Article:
Book review: Have You Eaten Grandma? By Gyles Brandreth

Have You Eaten Grandma? is another entry in the list of books that claim to be about grammar, but are mostly about punctuation and spelling. It’s written by Gyles Brandreth, who, like others that write these kinds of books, claims to love language but spends his whole book proving that he actually hates it.

I’m going to start off with good stuff in this book. Then we’ll move on to the meh stuff and end with the garbage fire material.

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What does the word origin mean today?

What does the word origin mean today?

There was a recent post on the blog Science-Based Medicine which discussed the changing meaning of the word organic. I think the author hits the nail on the head, but misses the mark slightly. How’s that for a mixed metaphor?! Let’s dig in.

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HAWKEYE and prepositions

I was re-reading the HAWKEYE book by Matt Fraction and David Aja and wouldn’t you know it, in issue #3 there is some dialogue relevant to this blog. The character Clint Barton (aka Hawkeye) scolds the character Kate Bishop (also Hawkeye… don’t ask) for dangling a preposition. Check it out:

HAWKEYE #3 (2012) by Matt Fraction (w), David Aja (a), Matt Hollingsworth (c) & Chris Eliopolous (l)

But wait a minute! Is that really a preposition? Haykeye Barton is talking about the word “to” at the end of Hawkeye Bishop’s sentence:

‘Cause I’m about to.

So is that a preposition? It depends on who you ask.

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The Language Snakes on Carl Sagan’s Plane

In my last post, I mentioned that Matt Kaplan’s book Medusa’s Gaze and Vampire’s Bite pointed me to an interesting claim made by Carl Sagan. Early in the book, Kaplan mentions in a footnote that Sagan claimed there might be a link between snakes and the sh-sound that people make when they want to command attention or silence. The book Kaplan refers to is Sagan’s Dragons of Eden (1977) and in it Sagan postulates the idea in the form of a question (that he doesn’t answer):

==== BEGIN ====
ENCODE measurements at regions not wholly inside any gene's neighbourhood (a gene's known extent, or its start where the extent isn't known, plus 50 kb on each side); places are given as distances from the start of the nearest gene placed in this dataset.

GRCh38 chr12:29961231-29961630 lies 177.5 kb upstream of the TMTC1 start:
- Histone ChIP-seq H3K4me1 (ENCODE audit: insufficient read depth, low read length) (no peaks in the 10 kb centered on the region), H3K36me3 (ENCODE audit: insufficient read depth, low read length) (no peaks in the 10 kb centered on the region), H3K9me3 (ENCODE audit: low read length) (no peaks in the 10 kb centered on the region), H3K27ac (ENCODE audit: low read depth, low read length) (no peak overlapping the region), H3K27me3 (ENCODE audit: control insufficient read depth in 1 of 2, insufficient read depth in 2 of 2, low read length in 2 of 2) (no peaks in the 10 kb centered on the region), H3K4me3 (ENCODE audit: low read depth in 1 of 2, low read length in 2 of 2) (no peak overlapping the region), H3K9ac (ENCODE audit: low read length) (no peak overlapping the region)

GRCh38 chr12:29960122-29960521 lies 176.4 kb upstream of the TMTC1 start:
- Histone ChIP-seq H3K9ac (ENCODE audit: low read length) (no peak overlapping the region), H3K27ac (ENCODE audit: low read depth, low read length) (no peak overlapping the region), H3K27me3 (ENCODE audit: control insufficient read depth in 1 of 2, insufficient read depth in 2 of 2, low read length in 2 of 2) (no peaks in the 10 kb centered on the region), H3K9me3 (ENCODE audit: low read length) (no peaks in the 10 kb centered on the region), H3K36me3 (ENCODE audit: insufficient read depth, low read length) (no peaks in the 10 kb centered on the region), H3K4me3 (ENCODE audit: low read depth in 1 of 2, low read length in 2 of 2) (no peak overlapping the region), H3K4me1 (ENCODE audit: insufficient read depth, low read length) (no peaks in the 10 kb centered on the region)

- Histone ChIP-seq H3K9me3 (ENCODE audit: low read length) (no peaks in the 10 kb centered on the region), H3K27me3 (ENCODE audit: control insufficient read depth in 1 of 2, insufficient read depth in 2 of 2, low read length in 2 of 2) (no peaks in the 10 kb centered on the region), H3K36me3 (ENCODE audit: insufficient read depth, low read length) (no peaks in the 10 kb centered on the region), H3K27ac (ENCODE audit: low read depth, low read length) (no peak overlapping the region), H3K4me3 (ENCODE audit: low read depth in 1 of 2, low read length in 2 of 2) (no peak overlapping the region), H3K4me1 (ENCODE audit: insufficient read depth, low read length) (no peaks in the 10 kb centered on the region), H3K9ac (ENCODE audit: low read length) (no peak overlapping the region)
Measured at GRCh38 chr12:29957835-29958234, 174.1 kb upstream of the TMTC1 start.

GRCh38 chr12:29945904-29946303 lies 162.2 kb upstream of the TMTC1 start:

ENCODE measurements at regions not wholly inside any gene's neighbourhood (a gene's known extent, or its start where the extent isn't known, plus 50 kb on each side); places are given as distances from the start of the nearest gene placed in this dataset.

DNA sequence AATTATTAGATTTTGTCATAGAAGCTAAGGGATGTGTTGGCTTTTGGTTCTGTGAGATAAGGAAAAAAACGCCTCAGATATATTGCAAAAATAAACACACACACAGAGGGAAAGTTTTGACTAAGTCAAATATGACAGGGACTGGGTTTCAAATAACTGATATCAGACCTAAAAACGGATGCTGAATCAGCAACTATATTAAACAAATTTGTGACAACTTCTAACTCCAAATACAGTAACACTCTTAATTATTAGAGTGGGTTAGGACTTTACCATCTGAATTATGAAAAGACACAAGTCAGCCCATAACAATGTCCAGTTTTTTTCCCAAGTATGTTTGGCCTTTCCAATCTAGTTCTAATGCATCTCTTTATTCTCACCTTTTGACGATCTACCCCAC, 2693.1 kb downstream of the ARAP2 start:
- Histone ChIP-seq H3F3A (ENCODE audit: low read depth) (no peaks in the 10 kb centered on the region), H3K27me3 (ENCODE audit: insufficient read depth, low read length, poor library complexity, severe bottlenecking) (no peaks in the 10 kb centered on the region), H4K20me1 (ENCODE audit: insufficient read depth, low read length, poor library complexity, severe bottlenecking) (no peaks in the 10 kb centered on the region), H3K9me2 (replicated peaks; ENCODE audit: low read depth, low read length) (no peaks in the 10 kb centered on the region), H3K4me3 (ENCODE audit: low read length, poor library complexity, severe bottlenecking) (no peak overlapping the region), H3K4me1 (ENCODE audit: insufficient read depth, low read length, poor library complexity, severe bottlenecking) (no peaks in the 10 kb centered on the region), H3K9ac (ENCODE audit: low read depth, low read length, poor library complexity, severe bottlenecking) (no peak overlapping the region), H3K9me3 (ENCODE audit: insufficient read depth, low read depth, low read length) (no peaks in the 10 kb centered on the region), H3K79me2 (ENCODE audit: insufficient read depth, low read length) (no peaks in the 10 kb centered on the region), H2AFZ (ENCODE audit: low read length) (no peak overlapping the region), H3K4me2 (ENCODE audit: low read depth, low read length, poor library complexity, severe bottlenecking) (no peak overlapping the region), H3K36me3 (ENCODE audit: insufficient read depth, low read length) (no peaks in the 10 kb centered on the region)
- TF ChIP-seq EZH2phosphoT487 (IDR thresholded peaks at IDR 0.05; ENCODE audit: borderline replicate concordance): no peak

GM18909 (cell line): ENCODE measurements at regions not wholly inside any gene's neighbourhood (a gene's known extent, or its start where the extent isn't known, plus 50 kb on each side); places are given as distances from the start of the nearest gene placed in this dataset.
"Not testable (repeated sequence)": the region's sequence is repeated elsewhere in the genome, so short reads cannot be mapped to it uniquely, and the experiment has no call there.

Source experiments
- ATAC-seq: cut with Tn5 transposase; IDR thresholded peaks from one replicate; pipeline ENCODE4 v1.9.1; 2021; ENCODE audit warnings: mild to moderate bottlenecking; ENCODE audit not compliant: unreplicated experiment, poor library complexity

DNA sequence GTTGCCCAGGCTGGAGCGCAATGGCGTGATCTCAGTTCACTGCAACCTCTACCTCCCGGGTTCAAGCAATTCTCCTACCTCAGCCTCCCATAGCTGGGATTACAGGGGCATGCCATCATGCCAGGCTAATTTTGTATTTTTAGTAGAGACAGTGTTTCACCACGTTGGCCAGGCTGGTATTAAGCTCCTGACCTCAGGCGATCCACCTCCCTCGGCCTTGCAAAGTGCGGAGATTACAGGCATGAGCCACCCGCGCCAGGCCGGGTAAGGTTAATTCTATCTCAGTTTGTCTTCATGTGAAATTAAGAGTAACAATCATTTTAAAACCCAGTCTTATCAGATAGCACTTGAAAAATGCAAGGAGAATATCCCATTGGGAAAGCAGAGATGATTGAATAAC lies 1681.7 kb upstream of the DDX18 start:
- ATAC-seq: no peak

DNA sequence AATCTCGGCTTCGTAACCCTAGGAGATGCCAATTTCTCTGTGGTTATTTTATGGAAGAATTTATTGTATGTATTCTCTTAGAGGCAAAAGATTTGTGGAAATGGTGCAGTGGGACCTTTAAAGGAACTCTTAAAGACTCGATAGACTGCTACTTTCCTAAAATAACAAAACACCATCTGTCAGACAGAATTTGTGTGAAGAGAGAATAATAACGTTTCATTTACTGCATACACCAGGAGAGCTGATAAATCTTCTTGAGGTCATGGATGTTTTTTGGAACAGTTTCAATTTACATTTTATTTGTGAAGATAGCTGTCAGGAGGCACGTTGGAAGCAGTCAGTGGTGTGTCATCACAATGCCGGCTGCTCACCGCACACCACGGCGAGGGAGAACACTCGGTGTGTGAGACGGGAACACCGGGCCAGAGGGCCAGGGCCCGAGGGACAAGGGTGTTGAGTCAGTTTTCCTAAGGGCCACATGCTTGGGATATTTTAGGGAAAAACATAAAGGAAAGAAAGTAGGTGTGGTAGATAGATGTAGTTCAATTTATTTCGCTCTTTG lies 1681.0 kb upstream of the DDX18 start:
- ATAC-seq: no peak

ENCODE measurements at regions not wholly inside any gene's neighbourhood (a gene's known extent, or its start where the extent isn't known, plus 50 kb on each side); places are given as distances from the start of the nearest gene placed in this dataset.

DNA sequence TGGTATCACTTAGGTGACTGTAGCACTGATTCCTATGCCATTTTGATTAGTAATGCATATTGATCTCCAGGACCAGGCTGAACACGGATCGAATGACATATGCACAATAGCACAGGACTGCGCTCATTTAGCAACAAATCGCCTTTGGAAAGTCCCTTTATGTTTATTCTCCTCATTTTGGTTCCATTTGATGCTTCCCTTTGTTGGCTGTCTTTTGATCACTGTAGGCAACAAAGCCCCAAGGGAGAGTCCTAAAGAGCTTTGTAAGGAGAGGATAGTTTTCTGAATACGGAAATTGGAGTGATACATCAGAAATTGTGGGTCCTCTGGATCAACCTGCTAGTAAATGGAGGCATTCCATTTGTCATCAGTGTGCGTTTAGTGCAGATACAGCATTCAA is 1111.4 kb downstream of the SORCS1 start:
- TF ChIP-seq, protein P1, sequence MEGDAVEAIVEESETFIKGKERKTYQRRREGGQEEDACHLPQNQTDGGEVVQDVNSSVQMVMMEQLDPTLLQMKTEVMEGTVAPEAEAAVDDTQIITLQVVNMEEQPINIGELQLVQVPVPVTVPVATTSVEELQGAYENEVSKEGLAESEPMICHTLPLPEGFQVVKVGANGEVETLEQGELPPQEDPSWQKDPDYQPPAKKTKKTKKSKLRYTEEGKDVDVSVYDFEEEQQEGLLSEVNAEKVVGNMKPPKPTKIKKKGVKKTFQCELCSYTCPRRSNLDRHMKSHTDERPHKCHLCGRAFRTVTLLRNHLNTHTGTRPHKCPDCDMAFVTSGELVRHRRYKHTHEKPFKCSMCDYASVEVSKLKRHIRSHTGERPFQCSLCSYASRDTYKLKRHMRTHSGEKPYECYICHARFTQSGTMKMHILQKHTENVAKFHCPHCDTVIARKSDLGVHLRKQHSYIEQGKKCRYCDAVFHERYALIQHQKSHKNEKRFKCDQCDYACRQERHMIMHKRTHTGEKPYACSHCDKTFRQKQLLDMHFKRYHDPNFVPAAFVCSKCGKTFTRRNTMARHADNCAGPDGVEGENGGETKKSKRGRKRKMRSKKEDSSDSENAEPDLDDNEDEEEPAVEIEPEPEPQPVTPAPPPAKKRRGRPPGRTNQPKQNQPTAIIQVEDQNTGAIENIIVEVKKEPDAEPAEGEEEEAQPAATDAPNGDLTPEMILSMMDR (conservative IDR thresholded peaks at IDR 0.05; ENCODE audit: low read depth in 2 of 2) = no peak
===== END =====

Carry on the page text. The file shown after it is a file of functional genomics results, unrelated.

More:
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Some strange language claims in Kaplan’s book on monsters

Matt Kaplan’s book Medusa’s Gaze and Vampire’s Bite is about the science behind monsters, or how we can trace the origins of some of our most classic horrible creatures. The book does a good job in that regard, but it also makes some interesting claims about language. One of these seems to be a simple slip up, while a second follows some unfortunate tropes of describing languages that aren’t in the Germanic or Romance families. The third one is a side note about a claim made by Carl Sagan and it’s very interesting. Let’s look at these in turn.

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Walt “Clyde” Frazier’s words and phrases

The podcast On The Media recently ran an interview with Walt “Clyde” Frazier, who is a former professional basketball player and current color commentator for the New York Knicks. As the interview shows, he has a way with words. But I found his commentary on how he developed his voice really interesting. He told host Brooke Gladstone:

Frazier: To improve my vocabulary, I used to get The Sunday Times, the arts and leisure section when they critiqued the plays.

Brooke Gladstone: Oh, the plays?

Frazier: Yes. Riveting, mesmerizing and provocative, profound. People think I’m a voracious reader but I have books and books of words and phrases. When I first started, I just studied these books over and over. Ironically, you can use cliches and no one will ever say anything, but if you use ubiquitous twice, they’ll go, “He used that word twice already.”

[laughter]

Frazier: Then all of a sudden, I fell in love with words. Words are like people, the more you see them, the more you relate to them. Even today, just like fashion, I’m always looking for new words and how I can incorporate them into my style.

[applause]

That’s a pretty good point about ubiquitous. People love to nitpick when that word is used. But it’s an even better point about cliches. Even though the style guide will tell you to avoid cliches, using one is often the best way to go. Check Merriam-Webster’s Dictionary of English Usage if you don’t believe me.

This part of the interview starts at around 12:30 minutes in. Go listen to the interview with Frazier. That page also has the transcript of the interview.

Superman and Batman and Language!